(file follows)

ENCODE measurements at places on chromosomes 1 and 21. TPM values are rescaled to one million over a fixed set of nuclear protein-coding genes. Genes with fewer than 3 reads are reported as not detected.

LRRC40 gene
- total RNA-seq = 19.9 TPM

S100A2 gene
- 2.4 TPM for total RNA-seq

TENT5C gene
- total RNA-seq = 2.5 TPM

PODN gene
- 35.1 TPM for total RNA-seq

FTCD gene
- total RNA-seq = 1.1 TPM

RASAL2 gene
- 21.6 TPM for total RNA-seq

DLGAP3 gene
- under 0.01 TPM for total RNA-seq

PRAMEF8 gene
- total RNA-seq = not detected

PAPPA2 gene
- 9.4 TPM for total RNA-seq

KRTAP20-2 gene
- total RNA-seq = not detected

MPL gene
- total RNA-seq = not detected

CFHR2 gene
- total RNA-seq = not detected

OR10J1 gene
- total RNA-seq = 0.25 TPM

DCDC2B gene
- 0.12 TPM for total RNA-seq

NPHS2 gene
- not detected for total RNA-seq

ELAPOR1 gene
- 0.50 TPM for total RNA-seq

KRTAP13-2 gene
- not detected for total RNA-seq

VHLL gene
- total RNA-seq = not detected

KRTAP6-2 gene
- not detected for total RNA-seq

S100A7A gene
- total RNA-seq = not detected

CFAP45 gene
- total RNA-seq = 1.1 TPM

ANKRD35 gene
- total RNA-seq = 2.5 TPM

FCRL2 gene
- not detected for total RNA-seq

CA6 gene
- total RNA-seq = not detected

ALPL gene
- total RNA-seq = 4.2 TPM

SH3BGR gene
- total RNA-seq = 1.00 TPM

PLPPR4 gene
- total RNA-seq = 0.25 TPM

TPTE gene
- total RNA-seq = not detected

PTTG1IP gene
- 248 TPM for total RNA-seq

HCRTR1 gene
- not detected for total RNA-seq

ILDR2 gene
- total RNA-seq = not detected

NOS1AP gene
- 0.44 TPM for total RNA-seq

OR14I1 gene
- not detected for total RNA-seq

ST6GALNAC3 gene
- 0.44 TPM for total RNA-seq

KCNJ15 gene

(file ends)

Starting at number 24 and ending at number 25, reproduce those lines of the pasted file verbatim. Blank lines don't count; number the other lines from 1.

CFHR2 gene
- total RNA-seq = not detected